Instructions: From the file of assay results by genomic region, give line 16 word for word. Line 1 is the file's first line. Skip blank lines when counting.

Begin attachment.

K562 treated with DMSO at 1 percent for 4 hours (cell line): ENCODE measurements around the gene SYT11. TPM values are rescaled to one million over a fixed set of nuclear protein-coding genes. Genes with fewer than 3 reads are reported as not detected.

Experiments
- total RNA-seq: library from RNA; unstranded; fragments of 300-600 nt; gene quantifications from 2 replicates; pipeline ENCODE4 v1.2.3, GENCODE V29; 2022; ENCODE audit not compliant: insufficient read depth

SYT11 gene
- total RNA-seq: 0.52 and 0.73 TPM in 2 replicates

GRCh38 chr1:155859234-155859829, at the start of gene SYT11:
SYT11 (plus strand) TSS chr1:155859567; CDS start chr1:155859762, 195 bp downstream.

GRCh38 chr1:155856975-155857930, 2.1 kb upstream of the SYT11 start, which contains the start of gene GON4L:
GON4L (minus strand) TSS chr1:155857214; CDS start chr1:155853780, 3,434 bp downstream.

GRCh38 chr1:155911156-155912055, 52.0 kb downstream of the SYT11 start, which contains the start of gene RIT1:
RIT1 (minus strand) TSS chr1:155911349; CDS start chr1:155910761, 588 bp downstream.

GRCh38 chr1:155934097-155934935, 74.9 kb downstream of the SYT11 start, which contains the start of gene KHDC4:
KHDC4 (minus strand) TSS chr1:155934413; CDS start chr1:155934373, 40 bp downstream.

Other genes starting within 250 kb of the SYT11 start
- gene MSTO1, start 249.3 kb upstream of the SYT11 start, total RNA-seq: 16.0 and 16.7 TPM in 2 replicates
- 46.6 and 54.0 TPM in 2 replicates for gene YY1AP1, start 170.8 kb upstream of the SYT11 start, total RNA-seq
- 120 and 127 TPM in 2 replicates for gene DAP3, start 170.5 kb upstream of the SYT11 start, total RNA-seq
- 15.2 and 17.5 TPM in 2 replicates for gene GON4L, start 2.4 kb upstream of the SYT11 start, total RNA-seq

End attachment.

- 46.6 and 54.0 TPM in 2 replicates for gene YY1AP1, start 170.8 kb upstream of the SYT11 start, total RNA-seq